FEW SUBJECTS HAVE POLARIZED PEOPLE THROUGHOUT the world as much as globalization. Some see it as the way of the future, bringing unprecedented prosperity to everyone, everywhere. Others, symbolized by the Seattle protestors of December 1999, fault globalization as the source of untold problems, from the destruction of native cultures to increasing poverty and immiseration. In this article, I want to sort out the different meanings of globalization. In many countries, globalization has brought huge benefits to a few with few benefits to the many. But in the case of a few countries, it has brought enormous benefit to the many. Why have there been these huge differences in experiences? The answer is that globalization has meant different things in different places.
The countries that have managed globalization on their own, such as those in East Asia, have, by and large, ensured that they reaped huge benefits and that those benefits were equitably shared; they were able substantially to control the terms on which they engaged with the global economy. By contrast, the countries that have, by and large, had globalization managed for them by the International Monetary Fund and other international economic institutions have not done so well. The problem is thus not with globalization but with how it has been managed.
The international financial institutions have pushed a particular ideology--market fundamentalism--that is both bad economics and bad politics; it is based on premises concerning how markets work that do not hold even for developed countries, much less for developing countries. The IMF has pushed these economics policies without a broader vision of society or the role of economics within society. And it has pushed these policies in ways that have undermined emerging democracies.
More generally, globalization itself has been governed in ways that are undemocratic and have been disadvantageous to developing countries, especially the poor within those countries. The Seattle protestors pointed to the absence of democracy and of transparency, the governance of the international economic institutions by and for special corporate and financial interests, and the absence of countervailing democratic checks to ensure that these informal and public institutions serve a general interest. In these complaints, there is more than a grain of truth.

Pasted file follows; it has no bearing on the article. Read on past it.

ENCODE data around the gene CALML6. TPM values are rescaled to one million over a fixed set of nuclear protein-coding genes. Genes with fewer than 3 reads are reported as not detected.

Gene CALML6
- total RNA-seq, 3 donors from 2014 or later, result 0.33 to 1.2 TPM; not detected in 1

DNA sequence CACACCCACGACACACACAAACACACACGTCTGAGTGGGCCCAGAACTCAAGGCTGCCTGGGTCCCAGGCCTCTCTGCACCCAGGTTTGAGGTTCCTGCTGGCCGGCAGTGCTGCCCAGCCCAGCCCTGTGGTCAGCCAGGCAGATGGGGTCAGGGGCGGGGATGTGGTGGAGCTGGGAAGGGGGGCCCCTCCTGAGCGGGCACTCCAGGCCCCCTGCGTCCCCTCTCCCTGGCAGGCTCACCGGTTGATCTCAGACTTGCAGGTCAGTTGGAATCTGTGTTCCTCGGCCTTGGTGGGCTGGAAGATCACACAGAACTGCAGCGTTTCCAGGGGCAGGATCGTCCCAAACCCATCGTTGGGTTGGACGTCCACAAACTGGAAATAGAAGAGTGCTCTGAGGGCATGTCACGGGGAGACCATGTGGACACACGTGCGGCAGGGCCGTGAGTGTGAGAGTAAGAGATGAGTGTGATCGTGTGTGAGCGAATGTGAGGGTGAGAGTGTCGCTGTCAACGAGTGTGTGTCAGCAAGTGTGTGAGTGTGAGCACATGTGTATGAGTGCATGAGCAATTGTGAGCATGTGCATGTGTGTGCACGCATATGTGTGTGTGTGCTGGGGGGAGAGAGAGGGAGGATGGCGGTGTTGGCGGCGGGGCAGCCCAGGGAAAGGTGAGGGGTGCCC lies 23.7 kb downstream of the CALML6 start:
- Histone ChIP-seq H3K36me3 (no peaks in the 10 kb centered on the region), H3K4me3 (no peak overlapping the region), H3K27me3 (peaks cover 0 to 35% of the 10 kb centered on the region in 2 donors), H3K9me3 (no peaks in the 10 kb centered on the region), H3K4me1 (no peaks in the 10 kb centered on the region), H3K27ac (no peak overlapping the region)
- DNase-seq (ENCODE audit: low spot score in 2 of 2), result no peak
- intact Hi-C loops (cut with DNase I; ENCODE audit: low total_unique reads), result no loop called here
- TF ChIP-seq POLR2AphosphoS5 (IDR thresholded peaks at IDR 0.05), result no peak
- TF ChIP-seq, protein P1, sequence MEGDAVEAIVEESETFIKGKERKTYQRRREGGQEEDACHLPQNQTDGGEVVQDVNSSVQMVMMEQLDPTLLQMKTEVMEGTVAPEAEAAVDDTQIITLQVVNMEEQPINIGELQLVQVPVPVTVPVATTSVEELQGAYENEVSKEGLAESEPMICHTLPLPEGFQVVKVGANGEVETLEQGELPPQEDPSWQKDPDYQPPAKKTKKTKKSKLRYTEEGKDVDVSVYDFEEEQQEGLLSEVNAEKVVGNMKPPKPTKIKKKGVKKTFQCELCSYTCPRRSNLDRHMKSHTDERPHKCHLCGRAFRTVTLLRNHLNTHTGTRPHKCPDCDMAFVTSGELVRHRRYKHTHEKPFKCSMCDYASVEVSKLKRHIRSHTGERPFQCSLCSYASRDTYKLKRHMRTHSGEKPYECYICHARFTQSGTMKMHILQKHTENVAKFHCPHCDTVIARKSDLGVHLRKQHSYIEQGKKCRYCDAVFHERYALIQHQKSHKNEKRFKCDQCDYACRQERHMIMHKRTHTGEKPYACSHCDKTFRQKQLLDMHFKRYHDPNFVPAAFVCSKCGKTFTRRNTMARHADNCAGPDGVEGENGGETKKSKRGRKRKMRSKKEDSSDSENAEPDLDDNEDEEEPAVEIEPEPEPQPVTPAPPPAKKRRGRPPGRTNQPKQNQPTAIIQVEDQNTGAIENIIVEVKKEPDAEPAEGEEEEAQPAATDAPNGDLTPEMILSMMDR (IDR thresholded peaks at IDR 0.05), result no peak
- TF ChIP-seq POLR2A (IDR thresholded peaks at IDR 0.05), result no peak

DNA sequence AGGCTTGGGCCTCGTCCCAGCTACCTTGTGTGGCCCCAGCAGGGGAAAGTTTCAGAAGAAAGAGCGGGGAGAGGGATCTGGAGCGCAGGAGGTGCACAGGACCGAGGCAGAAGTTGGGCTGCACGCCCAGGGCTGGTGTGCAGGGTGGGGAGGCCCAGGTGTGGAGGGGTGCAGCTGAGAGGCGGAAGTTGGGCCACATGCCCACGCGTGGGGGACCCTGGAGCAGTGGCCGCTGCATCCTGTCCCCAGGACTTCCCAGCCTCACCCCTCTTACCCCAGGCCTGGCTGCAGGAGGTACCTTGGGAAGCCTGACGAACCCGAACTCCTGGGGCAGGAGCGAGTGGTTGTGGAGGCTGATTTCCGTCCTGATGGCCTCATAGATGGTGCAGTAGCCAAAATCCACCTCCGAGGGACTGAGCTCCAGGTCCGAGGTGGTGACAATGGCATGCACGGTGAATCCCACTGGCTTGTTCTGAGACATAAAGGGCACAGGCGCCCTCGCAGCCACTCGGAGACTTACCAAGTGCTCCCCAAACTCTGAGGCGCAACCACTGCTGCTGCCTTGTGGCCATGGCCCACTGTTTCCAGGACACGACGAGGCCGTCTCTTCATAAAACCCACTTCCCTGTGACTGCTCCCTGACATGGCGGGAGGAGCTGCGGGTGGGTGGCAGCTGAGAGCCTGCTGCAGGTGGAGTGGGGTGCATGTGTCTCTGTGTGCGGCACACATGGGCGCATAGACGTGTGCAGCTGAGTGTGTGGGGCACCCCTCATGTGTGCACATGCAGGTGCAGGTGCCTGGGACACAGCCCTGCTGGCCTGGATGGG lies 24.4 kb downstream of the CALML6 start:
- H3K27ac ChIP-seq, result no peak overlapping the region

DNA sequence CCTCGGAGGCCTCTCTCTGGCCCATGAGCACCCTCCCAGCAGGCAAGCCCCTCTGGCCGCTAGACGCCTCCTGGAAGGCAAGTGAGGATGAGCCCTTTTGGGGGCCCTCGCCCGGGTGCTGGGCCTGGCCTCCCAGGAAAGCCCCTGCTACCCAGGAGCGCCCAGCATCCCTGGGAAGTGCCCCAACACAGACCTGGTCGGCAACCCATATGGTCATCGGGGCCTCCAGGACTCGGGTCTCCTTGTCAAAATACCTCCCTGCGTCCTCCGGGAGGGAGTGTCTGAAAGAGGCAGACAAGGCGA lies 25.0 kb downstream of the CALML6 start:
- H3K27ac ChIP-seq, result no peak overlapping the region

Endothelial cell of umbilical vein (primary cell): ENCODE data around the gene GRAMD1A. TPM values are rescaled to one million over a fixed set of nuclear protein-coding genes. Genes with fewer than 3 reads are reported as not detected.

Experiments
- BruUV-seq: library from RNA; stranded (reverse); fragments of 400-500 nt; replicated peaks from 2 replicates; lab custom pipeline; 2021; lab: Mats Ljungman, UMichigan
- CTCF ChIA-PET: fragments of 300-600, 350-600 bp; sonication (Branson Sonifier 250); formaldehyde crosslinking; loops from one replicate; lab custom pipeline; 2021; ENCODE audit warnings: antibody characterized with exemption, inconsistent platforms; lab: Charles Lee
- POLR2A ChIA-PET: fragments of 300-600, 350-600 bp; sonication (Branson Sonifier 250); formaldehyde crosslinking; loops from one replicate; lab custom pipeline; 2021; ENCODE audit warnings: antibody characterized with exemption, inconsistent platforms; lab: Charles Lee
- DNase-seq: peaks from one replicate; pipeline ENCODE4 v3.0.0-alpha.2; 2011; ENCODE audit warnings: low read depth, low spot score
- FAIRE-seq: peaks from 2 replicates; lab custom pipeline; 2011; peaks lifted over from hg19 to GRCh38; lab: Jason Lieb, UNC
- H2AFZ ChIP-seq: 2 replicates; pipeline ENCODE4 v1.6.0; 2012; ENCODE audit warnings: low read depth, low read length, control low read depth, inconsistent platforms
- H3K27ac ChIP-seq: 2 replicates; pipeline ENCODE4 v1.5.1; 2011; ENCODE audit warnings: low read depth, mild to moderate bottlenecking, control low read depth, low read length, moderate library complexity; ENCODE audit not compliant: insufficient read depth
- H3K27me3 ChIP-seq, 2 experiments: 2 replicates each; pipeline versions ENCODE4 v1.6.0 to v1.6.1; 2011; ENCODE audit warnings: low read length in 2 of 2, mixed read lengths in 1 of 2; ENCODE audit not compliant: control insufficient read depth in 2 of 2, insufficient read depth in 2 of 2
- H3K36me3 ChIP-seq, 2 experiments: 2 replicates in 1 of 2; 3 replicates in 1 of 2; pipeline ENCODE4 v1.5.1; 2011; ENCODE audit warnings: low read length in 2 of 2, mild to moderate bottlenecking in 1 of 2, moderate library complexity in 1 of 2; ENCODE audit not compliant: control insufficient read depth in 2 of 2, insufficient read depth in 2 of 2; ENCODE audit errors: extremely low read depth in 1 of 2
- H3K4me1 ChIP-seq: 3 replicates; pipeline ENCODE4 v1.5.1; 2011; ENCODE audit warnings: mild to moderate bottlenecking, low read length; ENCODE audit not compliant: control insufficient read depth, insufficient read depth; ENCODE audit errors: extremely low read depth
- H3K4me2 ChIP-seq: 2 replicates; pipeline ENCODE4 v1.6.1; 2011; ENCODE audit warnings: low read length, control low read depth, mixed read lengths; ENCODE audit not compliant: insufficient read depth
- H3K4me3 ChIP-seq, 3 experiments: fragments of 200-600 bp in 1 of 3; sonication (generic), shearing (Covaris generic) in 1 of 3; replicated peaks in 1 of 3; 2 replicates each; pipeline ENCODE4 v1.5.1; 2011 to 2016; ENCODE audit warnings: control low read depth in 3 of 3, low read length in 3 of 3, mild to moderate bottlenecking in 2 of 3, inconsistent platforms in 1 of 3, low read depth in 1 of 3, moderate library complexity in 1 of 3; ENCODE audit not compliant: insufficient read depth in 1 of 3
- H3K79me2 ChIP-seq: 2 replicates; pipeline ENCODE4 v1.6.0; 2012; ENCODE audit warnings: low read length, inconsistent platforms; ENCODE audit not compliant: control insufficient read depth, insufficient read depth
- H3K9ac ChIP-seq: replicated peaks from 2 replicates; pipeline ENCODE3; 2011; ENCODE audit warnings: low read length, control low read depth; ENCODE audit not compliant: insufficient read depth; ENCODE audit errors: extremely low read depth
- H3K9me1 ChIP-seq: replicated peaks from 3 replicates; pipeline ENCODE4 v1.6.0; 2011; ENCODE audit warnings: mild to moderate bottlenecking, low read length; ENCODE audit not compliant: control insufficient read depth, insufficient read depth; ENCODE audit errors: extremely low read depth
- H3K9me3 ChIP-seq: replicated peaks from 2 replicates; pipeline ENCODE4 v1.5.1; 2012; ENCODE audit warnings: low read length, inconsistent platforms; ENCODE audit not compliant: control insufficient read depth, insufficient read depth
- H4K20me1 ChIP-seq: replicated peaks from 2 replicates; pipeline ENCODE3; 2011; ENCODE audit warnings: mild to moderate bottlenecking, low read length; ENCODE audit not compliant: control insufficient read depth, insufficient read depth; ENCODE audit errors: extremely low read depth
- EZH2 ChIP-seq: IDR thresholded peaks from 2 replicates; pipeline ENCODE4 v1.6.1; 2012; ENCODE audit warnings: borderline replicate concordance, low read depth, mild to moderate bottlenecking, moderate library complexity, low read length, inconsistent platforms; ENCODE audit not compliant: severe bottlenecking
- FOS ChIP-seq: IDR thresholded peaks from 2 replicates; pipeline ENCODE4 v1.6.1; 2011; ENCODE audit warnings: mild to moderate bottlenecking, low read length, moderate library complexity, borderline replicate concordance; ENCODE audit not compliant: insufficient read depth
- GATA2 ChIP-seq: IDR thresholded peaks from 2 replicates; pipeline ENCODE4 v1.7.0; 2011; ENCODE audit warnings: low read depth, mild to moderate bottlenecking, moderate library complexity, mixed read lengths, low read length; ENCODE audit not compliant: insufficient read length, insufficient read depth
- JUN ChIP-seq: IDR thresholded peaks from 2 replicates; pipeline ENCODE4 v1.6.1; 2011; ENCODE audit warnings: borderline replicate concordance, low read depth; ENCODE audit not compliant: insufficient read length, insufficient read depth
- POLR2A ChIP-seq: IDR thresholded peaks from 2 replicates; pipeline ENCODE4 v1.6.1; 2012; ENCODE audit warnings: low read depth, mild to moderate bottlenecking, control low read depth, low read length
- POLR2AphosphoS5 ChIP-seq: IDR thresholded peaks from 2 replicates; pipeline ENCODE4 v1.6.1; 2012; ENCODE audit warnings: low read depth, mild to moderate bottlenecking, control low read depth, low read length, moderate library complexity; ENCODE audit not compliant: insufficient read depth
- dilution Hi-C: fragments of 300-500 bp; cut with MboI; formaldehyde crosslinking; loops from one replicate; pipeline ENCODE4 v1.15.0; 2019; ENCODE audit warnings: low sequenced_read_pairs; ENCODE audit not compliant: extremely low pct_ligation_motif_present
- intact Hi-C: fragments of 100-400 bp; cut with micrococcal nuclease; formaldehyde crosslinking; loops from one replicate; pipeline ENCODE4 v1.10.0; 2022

Of the countries of the world, those in East Asia have grown the fastest and done most to reduce poverty. And they have done so, emphatically, via "globalization." Their growth has been based on exports--by taking advantage of the global market for exports and by closing the technology gap. It was not just gaps in capital and other resources that separated the developed from the less-developed countries, but differences in knowledge. East Asian countries took advantage of the "globalization of knowledge" to reduce these disparities. But while some of the countries in the region grew by opening themselves up to multinational companies, others, such as Korea and Taiwan, grew by creating their own enterprises. Here is the key distinction: Each of the most successful globalizing countries determined its own pace of change; each made sure as it grew that the benefits were shared equitably; each rejected the basic tenets of the "Washington Consensus," which argued for a minimalist role for government and rapid privatization and liberalization.
In East Asia, government took an active role in managing the economy. The steel industry that the Korean government created was among the most efficient in the world--performing far better than its private-sector rivals in the United States (which, though private, are constantly turning to the government for protection and for subsidies). Financial markets were highly regulated. My research shows that those regulations promoted growth. It was only when these countries stripped away the regulations, under pressure from the U. …